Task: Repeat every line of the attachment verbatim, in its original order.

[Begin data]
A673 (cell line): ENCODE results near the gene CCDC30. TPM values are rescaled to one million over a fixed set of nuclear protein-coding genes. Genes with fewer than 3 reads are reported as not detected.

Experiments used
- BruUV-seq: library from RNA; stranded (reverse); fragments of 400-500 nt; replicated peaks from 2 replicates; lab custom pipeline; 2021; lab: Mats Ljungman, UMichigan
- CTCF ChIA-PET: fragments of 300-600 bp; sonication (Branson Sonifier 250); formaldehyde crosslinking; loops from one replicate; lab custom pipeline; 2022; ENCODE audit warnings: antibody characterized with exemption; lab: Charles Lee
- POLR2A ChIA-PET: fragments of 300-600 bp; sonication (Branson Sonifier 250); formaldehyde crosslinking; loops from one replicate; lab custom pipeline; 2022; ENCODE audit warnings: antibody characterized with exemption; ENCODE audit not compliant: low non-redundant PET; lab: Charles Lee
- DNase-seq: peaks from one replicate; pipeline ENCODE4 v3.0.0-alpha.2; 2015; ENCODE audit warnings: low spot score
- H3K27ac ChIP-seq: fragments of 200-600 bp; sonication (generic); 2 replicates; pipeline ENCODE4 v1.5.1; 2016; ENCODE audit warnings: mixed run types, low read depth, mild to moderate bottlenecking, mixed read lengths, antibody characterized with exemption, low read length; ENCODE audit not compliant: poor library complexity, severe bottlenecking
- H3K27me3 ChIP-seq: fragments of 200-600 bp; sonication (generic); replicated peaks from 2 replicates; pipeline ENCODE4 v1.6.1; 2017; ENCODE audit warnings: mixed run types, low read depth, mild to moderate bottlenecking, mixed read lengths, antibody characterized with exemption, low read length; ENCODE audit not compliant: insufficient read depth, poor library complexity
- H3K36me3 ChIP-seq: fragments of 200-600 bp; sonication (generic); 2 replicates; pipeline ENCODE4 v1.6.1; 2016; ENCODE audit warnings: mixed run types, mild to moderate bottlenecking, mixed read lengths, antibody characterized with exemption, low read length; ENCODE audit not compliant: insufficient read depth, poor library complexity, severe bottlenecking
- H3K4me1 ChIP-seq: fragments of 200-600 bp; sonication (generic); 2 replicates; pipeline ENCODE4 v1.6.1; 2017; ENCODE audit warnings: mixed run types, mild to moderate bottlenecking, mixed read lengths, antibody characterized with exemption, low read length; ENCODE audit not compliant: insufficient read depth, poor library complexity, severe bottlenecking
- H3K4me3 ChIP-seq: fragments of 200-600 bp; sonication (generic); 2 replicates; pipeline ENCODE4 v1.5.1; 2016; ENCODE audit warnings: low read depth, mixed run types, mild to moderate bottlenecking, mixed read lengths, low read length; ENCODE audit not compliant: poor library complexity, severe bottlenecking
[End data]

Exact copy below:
A673 (cell line): ENCODE results near the gene CCDC30. TPM values are rescaled to one million over a fixed set of nuclear protein-coding genes. Genes with fewer than 3 reads are reported as not detected.

Experiments used
- BruUV-seq: library from RNA; stranded (reverse); fragments of 400-500 nt; replicated peaks from 2 replicates; lab custom pipeline; 2021; lab: Mats Ljungman, UMichigan
- CTCF ChIA-PET: fragments of 300-600 bp; sonication (Branson Sonifier 250); formaldehyde crosslinking; loops from one replicate; lab custom pipeline; 2022; ENCODE audit warnings: antibody characterized with exemption; lab: Charles Lee
- POLR2A ChIA-PET: fragments of 300-600 bp; sonication (Branson Sonifier 250); formaldehyde crosslinking; loops from one replicate; lab custom pipeline; 2022; ENCODE audit warnings: antibody characterized with exemption; ENCODE audit not compliant: low non-redundant PET; lab: Charles Lee
- DNase-seq: peaks from one replicate; pipeline ENCODE4 v3.0.0-alpha.2; 2015; ENCODE audit warnings: low spot score
- H3K27ac ChIP-seq: fragments of 200-600 bp; sonication (generic); 2 replicates; pipeline ENCODE4 v1.5.1; 2016; ENCODE audit warnings: mixed run types, low read depth, mild to moderate bottlenecking, mixed read lengths, antibody characterized with exemption, low read length; ENCODE audit not compliant: poor library complexity, severe bottlenecking
- H3K27me3 ChIP-seq: fragments of 200-600 bp; sonication (generic); replicated peaks from 2 replicates; pipeline ENCODE4 v1.6.1; 2017; ENCODE audit warnings: mixed run types, low read depth, mild to moderate bottlenecking, mixed read lengths, antibody characterized with exemption, low read length; ENCODE audit not compliant: insufficient read depth, poor library complexity
- H3K36me3 ChIP-seq: fragments of 200-600 bp; sonication (generic); 2 replicates; pipeline ENCODE4 v1.6.1; 2016; ENCODE audit warnings: mixed run types, mild to moderate bottlenecking, mixed read lengths, antibody characterized with exemption, low read length; ENCODE audit not compliant: insufficient read depth, poor library complexity, severe bottlenecking
- H3K4me1 ChIP-seq: fragments of 200-600 bp; sonication (generic); 2 replicates; pipeline ENCODE4 v1.6.1; 2017; ENCODE audit warnings: mixed run types, mild to moderate bottlenecking, mixed read lengths, antibody characterized with exemption, low read length; ENCODE audit not compliant: insufficient read depth, poor library complexity, severe bottlenecking
- H3K4me3 ChIP-seq: fragments of 200-600 bp; sonication (generic); 2 replicates; pipeline ENCODE4 v1.5.1; 2016; ENCODE audit warnings: low read depth, mixed run types, mild to moderate bottlenecking, mixed read lengths, low read length; ENCODE audit not compliant: poor library complexity, severe bottlenecking